Sunday, October 21, 2012

My First Conference as a Presenter

Just got home from presenting at the Florida Writers Association Annual Conference. I was honored to give two presentations--one on writing query letters and the other with my agent, Amy Boggs, on the agent/client relationship.

Overall, it was a wonderful experience. Despite some opening-five-minutes nerves, the presentations went well and the feedback we received was extremely positive. The conference organizers were very attentive and friendly, and everything went off without any hitches.

However, just a few words of friendly advice:

1. If a conference offers pitch sessions for an additional fee, don't pitch an agent while she or he is trying to eat a meal unless the agent specifically asks you about your book. Agents get hungry and want to eat, too.

2. Don't push pages, CD's, or full manuscripts on an agent at a pitch session. Have those materials in your bag in case the agent ASKS for them, but don't offer unless they are requested. Agents don't want to carry manuscripts on airplanes or try to fit them in their luggage.

3. Don't ask an agent to read your pages and offer feedback in a ten-minute pitch session. You are forcing an agent to rush through your work and you're putting him or her on the spot, which no one likes. You want the agent to take time with your materials.

4. Don't open a conversation with a writer by criticizing her presentation, her agent, or her work. If feedback is requested, that's fine, but otherwise, the old saying applies. "If you can't say something nice, don't say anything at all."

5. Be aware of personal space. Don't back someone into a corner. Leave at least a couple of feet between you and the person to whom you are speaking. Don't hang on to someone's hand throughout your conversation. I may have more issues with physical contact from people I don't know than the average person, but I don't think anyone would feel comfortable in these situations.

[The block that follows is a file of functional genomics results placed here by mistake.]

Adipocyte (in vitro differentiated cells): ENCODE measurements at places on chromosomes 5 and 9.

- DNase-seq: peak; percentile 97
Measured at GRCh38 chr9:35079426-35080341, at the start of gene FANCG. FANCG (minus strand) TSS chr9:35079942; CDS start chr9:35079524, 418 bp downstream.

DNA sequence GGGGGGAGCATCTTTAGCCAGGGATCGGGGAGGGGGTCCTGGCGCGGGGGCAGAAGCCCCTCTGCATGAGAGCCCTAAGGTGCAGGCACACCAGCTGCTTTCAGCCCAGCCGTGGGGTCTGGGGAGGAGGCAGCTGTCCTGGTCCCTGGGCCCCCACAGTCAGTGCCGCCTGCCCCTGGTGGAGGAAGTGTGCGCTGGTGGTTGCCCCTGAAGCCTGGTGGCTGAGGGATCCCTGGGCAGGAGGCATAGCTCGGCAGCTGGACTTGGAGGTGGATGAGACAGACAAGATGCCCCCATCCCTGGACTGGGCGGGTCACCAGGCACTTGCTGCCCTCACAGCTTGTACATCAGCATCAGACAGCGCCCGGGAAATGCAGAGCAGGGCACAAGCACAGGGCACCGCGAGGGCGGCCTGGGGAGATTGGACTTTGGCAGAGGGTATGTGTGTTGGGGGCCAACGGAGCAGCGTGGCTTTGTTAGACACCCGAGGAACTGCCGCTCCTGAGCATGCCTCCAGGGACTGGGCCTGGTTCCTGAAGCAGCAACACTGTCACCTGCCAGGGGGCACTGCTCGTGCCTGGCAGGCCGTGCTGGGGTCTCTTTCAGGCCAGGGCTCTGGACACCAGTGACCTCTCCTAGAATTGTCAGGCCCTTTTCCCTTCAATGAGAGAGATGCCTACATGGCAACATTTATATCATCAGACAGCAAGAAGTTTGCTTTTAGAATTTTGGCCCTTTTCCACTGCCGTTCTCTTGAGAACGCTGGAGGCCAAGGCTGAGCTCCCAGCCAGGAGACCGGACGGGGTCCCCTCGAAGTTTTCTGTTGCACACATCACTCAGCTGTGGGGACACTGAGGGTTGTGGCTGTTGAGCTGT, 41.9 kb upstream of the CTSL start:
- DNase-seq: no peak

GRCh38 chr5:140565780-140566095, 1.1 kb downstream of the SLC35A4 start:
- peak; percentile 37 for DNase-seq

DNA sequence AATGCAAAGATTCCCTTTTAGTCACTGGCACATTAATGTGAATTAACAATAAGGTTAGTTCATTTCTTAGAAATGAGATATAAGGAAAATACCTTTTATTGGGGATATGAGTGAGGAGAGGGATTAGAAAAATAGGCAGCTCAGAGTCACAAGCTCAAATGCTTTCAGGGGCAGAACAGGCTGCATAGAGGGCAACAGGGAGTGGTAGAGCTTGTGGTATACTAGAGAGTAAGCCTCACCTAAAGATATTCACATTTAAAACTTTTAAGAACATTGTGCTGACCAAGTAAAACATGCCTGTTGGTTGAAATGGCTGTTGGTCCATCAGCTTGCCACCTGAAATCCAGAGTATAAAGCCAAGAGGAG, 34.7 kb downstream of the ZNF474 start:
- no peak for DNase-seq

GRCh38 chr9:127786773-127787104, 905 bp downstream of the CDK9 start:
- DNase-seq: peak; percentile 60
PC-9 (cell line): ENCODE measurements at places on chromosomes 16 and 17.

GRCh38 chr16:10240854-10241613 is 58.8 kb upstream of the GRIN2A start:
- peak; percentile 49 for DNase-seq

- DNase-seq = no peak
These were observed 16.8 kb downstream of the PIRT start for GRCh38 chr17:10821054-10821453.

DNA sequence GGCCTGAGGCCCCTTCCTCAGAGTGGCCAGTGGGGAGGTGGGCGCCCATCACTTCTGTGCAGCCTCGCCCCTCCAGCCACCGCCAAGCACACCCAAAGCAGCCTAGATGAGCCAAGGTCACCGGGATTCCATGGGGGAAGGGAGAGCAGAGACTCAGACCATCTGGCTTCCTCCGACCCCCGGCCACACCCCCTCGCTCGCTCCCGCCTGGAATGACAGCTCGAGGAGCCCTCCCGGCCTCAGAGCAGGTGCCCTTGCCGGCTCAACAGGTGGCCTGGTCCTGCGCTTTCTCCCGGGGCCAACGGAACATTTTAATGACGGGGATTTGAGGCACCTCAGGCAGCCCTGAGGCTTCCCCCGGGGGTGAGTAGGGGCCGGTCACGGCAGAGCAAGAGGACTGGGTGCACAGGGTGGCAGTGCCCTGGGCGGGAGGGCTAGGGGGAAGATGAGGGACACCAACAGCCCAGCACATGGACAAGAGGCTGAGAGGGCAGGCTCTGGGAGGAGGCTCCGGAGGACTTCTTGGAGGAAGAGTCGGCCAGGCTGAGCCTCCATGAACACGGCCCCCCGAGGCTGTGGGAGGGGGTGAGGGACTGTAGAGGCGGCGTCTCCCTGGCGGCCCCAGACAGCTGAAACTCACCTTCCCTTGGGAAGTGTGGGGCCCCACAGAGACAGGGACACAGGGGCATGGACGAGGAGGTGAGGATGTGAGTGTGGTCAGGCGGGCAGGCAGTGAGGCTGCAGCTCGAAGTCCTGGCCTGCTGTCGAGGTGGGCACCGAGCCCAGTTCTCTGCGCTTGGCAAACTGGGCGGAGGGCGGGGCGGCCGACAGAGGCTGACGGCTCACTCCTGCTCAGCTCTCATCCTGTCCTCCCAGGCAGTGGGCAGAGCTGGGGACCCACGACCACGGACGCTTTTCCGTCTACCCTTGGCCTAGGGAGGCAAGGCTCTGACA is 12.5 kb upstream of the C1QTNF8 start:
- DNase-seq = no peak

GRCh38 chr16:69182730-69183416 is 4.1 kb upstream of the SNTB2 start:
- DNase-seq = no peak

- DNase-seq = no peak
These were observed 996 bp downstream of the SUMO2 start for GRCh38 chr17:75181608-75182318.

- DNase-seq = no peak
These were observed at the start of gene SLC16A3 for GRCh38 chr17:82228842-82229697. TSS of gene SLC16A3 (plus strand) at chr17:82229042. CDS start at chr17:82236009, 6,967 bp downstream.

Yes, all these things happened, some to me, some to others I observed. No, they did not dampen my enthusiasm for the experience. And in the cases that directly involved me, I responded politely and professionally. But not everyone would. If you're a writer looking to make those vital networking connections, go about it in a positive, intelligent way.

Many, many attendees approached me and my agent at appropriate times, at cocktail receptions, during snack breaks when everyone was mingling, and between sessions when we weren't hurrying to get somewhere, or after the final session of the day.

Many asked first if this was a good time to chat, which we appreciated. Many opened with a compliment on one of our presentations, making sure it was honest and heartfelt. Many expressed appreciation for our time. Many asked if they could join a conversation before jumping in. These were all wonderful ways to network.

Overall, I had a fantastic time at the conference, and I do hope I'm invited back to present again. Many thanks to the FWA organizers for the opportunity.